A year ago I worked on a web service that had Postgres and Elasticsearch as backends. Postgres was doing most
of the work and was the primary source of truth about all data, but some documents were replicated in
Elasticsearch for querying. Elasticsearch was easy to get started with, but had an ongoing maintenance cost: it
was one more moving part to break down, it occasionally went out of sync with the main database, it was another
thing for new developers to install, and it added complexity to the deployment, as well as the integration tests.
But most of the features of Elasticsearch weren’t needed because the documents were semi-structured, and the
search queries were heavily keyword-based. Dropping Elasticsearch and just using Postgres turned out to work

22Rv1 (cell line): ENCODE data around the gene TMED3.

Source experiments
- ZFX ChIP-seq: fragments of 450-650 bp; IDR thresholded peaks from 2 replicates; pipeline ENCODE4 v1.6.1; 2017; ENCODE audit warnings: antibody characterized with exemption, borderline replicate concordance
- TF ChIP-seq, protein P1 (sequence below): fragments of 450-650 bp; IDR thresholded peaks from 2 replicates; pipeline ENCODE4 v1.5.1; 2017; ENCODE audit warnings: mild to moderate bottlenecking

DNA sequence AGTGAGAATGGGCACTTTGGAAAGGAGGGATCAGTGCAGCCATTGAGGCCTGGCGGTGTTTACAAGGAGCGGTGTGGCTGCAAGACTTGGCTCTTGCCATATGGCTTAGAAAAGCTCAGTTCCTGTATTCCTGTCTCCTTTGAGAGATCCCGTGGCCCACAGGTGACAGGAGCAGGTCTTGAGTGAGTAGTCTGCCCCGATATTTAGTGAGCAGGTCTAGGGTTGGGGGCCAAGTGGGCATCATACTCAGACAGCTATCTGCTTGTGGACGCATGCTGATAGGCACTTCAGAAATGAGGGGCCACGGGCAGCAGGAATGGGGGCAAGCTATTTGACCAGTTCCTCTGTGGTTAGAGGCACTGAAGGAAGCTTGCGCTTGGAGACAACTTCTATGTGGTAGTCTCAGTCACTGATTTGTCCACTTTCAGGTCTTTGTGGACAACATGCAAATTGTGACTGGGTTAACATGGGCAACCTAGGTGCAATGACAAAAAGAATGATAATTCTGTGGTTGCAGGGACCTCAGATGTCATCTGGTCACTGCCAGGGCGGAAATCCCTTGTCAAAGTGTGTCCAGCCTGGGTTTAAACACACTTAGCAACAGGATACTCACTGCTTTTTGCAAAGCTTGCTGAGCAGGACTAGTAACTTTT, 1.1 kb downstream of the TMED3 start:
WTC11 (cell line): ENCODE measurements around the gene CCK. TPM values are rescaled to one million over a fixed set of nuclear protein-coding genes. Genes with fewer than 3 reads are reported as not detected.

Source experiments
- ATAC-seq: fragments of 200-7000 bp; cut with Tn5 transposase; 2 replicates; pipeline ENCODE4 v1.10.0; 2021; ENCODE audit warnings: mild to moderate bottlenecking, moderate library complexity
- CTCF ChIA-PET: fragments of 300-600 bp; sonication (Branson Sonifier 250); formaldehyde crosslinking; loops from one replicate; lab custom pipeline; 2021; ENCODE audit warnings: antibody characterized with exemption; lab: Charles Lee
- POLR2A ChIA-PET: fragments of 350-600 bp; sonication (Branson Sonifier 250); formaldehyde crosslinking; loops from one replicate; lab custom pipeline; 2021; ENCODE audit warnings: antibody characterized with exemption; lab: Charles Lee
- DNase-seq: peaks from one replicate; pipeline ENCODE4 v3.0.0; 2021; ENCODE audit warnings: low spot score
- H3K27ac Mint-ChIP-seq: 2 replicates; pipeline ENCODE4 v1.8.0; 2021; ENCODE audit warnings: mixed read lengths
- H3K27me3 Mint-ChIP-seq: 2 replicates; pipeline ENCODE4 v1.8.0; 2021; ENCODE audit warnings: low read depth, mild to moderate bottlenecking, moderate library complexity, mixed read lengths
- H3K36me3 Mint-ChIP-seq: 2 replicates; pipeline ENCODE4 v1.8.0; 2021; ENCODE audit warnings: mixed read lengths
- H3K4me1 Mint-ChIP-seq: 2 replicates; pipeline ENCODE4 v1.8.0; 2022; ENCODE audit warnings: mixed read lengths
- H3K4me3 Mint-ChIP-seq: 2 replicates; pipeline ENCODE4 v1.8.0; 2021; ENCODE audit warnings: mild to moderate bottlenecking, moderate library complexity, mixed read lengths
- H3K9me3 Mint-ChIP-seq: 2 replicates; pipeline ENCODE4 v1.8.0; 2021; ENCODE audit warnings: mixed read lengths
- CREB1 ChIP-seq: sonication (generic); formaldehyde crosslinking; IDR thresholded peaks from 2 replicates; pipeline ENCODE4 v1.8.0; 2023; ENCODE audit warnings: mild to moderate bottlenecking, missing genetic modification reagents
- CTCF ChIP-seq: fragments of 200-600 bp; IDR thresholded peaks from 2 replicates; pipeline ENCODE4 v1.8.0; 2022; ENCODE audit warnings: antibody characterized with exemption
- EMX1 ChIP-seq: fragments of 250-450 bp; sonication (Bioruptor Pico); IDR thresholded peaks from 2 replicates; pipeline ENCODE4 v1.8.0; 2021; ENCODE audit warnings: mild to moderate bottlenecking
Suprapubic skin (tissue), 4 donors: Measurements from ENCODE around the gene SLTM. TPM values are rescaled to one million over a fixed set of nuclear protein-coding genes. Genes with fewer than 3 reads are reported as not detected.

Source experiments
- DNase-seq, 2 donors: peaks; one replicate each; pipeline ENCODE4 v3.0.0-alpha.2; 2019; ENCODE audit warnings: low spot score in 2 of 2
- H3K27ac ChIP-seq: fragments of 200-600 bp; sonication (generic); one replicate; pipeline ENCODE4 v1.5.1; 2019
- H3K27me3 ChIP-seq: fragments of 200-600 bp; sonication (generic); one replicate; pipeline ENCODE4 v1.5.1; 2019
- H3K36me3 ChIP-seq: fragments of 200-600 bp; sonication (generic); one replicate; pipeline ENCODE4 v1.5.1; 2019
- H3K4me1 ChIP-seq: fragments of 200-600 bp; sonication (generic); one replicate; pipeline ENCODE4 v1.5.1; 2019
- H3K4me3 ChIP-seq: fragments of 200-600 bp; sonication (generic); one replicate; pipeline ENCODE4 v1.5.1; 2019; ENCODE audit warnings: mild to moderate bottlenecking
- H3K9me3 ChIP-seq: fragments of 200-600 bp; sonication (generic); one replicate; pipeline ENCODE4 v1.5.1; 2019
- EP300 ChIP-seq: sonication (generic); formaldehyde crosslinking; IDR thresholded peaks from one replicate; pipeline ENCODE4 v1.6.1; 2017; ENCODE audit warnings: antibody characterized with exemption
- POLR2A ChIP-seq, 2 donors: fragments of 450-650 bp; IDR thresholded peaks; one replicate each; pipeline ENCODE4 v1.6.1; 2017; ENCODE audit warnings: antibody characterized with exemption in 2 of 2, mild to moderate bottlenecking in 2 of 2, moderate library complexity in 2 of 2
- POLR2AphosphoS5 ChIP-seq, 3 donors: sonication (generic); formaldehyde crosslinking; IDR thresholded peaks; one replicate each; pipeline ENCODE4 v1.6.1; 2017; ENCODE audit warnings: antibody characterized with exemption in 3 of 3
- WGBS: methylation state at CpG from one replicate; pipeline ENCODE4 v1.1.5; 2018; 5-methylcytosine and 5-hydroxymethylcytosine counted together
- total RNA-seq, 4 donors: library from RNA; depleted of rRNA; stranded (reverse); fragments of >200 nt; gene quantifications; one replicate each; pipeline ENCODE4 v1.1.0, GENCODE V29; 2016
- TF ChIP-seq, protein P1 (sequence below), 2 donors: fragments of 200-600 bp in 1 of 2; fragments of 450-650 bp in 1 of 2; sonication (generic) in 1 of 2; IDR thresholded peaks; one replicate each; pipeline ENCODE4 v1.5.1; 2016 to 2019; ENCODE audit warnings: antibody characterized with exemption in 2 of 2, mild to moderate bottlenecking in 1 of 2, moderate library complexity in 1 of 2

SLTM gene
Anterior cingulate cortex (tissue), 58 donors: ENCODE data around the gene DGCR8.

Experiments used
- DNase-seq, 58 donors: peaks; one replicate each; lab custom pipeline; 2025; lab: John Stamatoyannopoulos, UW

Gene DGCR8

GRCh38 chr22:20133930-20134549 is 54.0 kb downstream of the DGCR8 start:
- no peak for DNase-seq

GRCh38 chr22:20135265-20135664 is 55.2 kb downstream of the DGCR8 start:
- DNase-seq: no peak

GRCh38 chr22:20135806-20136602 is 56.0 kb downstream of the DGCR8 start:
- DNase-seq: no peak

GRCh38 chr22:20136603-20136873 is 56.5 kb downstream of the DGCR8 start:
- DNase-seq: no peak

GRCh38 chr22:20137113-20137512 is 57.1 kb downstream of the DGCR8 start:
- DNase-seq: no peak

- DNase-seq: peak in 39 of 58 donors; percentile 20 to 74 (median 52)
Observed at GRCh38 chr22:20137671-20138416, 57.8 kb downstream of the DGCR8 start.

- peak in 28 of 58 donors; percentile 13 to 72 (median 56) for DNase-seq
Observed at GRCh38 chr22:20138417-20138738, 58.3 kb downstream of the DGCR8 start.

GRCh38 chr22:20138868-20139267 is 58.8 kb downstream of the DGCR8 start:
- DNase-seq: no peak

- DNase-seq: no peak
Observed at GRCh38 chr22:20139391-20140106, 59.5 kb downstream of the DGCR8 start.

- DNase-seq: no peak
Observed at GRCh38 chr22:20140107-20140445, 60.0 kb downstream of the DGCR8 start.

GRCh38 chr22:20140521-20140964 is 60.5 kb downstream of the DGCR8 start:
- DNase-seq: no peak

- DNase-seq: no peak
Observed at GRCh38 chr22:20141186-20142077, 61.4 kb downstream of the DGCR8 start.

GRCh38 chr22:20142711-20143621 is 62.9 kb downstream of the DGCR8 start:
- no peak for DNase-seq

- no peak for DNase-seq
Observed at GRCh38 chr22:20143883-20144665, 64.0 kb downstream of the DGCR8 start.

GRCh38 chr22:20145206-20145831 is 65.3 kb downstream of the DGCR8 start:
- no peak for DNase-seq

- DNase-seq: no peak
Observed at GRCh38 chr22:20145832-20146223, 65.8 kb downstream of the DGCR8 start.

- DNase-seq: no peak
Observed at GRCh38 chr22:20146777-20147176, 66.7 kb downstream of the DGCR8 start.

okay. No, I’m not talking about brute-force string matching using
LIKE expressions (as implemented
in certain popular CMSs); I’m talking about using the featureful text search indexes in good modern
databases. Text search with Postgres took more work to implement, and couldn’t do all the things
Elasticsearch could, but it was easier to deploy, and since then it’s been zero maintenance. Overall, it’s
considered a net win (I talked to some of the developers again just recently).